In early 2012 I came across the SciFund Challenge started by two ecologists from the US National Center for Ecological Analysis and Synthesis in California, Dr. Jai Ranganathan and Dr. Jarrett Byrnes. With a passion for communicating science to the public, and spurred on by budget cuts, Jai and Jarrett wanted to see if the crowdfunding model successfully used by artists and musicians could be applied to support science.
Rather than relying on one wealthy benefactor for full funding, crowdfunding seeks small contributions from lots of people to get projects off the ground. Using the popular crowdfunding site RocketHub as a platform, the SciFund Challenge has run three rounds, with scientists raising money for projects as diverse as parasitic plants, flying foxes, Amazonian crabs, domesticating algae, duck erections, Roman slaves, zombie fish and undersea kelp forests.
I took part in Round 2 of the SciFund Challenge in May 2012, to support a fledgling project in the lab that had been something myself and an old colleague of mine, Bill Hanage (now an Associate Professor at Harvard) had talked about doing for years. I have tried to get this project fully funded several times through traditional grants but, despite excellent feedback from overseas reviewers, have had no luck. Fortunately I was given a little seed money from the Maurice Wilkins Centre for Molecular Biodiscovery, one of New Zealand’s Centres of Research Excellence, to get the project started. Through the SciFund Challenge, 79 people from all over the world, half of them strangers to me, donated about US$4500 to help this project along. In this funding environment, every little helps!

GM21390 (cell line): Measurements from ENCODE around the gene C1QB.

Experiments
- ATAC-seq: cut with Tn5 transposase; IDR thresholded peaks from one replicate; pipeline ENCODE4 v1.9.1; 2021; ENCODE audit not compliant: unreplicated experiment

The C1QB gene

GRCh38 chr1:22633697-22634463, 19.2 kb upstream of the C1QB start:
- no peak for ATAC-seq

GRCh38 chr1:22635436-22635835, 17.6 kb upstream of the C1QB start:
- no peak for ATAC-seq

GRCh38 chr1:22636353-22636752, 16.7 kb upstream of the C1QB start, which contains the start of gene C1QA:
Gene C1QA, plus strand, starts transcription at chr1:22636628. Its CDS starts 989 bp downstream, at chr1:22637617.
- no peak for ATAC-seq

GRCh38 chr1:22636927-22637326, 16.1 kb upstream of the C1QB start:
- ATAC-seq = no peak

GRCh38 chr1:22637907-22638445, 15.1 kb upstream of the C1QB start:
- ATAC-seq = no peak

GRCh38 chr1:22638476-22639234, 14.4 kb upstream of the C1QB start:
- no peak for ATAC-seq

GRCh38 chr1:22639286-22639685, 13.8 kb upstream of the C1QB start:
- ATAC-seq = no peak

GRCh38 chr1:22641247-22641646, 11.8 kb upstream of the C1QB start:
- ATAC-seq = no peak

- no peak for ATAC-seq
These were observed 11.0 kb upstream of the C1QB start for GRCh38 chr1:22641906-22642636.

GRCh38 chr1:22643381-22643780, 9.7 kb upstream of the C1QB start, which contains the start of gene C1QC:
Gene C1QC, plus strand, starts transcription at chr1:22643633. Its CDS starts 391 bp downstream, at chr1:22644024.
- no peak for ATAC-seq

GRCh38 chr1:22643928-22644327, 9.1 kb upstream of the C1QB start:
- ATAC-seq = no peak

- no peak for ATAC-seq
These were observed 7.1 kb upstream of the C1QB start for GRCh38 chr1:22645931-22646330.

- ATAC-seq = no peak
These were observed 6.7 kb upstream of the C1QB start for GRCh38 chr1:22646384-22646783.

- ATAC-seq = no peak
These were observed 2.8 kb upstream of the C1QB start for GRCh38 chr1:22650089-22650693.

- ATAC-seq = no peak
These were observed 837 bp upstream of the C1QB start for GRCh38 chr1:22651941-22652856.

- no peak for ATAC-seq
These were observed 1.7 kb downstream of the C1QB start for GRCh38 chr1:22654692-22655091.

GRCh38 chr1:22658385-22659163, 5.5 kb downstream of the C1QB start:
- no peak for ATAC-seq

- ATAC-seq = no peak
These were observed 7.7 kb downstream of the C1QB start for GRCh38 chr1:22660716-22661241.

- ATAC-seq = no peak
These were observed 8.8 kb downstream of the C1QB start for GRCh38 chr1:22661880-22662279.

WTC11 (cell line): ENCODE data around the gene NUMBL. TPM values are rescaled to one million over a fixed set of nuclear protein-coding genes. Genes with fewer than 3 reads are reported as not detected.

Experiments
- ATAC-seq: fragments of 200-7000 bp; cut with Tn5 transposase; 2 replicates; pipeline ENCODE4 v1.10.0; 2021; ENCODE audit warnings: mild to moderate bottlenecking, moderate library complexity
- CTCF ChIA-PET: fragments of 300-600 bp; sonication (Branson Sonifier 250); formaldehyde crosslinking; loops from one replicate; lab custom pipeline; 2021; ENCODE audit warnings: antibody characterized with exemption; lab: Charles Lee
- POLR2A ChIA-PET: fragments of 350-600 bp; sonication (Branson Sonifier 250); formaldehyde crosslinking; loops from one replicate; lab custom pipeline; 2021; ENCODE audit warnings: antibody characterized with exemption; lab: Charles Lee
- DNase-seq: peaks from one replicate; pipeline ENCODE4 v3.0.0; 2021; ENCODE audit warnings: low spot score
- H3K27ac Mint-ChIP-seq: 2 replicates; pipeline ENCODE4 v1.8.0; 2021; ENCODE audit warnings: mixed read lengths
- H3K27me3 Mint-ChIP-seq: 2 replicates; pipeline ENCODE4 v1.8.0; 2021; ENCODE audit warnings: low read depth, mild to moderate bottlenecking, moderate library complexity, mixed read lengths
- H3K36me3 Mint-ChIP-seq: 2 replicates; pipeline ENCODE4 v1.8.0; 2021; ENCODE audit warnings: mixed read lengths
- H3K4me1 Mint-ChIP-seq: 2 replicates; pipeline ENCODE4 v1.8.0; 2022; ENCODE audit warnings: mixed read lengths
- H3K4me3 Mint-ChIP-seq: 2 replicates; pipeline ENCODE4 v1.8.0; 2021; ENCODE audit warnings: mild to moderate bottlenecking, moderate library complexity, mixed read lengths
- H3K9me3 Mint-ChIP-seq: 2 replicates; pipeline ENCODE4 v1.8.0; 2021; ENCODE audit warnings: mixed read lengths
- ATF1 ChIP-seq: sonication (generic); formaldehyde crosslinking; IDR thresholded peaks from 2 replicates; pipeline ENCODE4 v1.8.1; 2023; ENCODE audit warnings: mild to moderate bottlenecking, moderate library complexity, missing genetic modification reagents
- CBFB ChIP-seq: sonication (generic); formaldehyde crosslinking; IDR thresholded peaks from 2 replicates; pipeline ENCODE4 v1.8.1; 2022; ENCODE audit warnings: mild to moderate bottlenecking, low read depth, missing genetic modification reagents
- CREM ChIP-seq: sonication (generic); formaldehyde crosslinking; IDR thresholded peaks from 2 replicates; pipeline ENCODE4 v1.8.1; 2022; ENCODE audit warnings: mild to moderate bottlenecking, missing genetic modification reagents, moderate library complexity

So what is the project? It is based on the fact that bacteria are masters at adapting to their environment, rearranging their genetic material or gaining new genes from their surroundings. This has allowed them to colonise pretty much every conceivable environment, from boiling hot geysers to human beings. While many are harmless or pretty beneficial, plenty have evolved to cause us serious harm. In fact, bacterial adaptation is how we get antibiotic resistance and new diseases emerging. So what I want to know is, how do bacteria evolve to cause disease?
We are studying the evolution of a bacterium called Citrobacter rodentium which infects mice using the same ‘modus operandi’ as food poisoning strains of E. coli do in humans. They go in one end… and come out the other! And because mice like to eat poo (more technically known as coprophagia) they easily spread C. rodentium to each other. We have spent this year allowing the bacterium to spread from mouse to mouse to mouse to mouse to… you get the picture, each time freezing bacteria that are shed in the poo. We now have a freezer full of ‘evolved’ bacteria that we are itching to analyse. What changes might have happened? And if they have, will they have made the bacterium more or less infectious?
As this project has already made its web debut, it seemed a perfect candidate for an experiment of another sort – the Bioluminescent Superbugs Lab’s first open science project. We have created an online lab book and Hannah, who is working on the project for her PhD, will be publishing her lab notes in real time, for all to see. Working with such a limited budget, it doesn’t make sense to do this project as normal – beavering away in the lab for years and then having reviewers turn around saying “you should have done x,y & z”. Instead we are hoping to engage others in the field to help guide our experiments in real time. If we should be doing things differently, we need to know now!
So feel free to drop by and see how we are getting on from time to time. Even better, if it looks like we are barking up the wrong tree, tell us!